A group of engineers from Edinburgh developed a synthetic leather: a fabric in which thickness and elasticity can be adapted according to the parts of the body.
The material can be absorbed by the skin tissue and assist it in the healing process of wounds and cuts.
Two synthetic materials are fused to produce nano-sized fibers (thousands of times thinner than a hair) that can be made in minutes.
Very thin fibers
The elaborate technology, known as electrospinning, includes a rotating cylinder that runs at high temperature and high voltage. The rotation produces the transformation of the solution containing the starting materials into very thin filaments. Almost like the principle that cotton candy draws from sugar, with the difference that when these fibers are cooled, synthetic leather is obtained.
The "mixture" obtained can be used to produce clothes or fabrics of thickness and density that also vary from point to point, in a personalized way: the fabric incorporates a recently discovered material, polyglycerol sebacate, compatible with human tissues. This material can help the body make new skin and repair itself from wounds or cuts.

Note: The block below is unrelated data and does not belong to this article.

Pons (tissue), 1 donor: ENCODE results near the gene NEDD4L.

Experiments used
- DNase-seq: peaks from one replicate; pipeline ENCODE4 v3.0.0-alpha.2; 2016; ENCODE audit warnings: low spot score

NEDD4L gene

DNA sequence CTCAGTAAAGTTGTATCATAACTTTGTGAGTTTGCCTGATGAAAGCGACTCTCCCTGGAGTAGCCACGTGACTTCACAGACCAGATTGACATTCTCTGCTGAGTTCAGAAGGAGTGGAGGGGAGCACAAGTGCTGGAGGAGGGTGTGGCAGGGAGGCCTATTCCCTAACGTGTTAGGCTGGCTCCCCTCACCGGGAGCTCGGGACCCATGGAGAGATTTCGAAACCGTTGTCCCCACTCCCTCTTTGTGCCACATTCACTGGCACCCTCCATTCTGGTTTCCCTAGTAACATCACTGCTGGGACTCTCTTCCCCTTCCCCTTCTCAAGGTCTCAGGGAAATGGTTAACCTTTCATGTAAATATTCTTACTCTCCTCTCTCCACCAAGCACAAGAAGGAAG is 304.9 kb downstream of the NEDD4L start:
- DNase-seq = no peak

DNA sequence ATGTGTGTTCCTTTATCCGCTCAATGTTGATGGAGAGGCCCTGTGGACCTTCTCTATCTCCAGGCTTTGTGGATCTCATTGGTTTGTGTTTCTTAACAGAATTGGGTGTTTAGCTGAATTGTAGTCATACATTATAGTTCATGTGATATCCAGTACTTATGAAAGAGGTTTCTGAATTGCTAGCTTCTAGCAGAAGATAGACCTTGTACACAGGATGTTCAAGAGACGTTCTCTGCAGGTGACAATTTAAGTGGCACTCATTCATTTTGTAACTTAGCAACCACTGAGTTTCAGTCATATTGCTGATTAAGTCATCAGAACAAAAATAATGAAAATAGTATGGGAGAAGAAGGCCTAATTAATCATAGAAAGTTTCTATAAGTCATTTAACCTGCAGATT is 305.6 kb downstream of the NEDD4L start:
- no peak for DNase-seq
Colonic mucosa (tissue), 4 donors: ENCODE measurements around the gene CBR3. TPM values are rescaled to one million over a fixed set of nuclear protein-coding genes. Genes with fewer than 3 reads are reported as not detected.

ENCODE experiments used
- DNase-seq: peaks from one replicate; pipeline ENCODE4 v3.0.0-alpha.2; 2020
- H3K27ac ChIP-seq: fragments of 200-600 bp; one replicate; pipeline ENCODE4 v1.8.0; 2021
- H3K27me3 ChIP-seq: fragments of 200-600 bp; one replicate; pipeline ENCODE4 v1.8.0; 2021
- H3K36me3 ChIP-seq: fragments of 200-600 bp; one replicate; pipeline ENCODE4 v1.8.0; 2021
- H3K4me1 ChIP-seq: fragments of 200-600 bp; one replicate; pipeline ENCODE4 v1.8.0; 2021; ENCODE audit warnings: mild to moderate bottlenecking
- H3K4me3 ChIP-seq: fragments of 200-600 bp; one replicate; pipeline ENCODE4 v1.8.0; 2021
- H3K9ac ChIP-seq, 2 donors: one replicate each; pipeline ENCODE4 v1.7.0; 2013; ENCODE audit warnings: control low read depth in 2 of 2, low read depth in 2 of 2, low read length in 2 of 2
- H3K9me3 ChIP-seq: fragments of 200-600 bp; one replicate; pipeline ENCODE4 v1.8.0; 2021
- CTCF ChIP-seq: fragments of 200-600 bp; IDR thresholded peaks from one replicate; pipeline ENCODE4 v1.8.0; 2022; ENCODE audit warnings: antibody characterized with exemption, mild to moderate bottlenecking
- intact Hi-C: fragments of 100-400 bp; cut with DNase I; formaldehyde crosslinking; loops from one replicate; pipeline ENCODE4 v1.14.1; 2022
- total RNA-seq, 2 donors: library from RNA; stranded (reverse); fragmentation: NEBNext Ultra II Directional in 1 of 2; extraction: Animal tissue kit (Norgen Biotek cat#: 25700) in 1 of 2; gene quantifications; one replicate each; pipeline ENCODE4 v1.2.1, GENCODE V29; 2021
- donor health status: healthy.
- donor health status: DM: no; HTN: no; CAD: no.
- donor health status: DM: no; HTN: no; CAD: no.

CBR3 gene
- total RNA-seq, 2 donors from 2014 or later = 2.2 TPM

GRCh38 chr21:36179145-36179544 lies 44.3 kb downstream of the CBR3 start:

It is the first research of this type. The previousof MIT in Boston did not have the same characteristics.
Researchers are now focusing on future developments and medical tests for synthetic leather, estimated at around 4 years. The study has been published in the magazine Medical Engineering & Physics.
"Our technique shows a sustainable way of making artificial skin that can adapt to all areas of the body and accelerate their healing processes," says Dr. Norbert Radacsi, author of the study.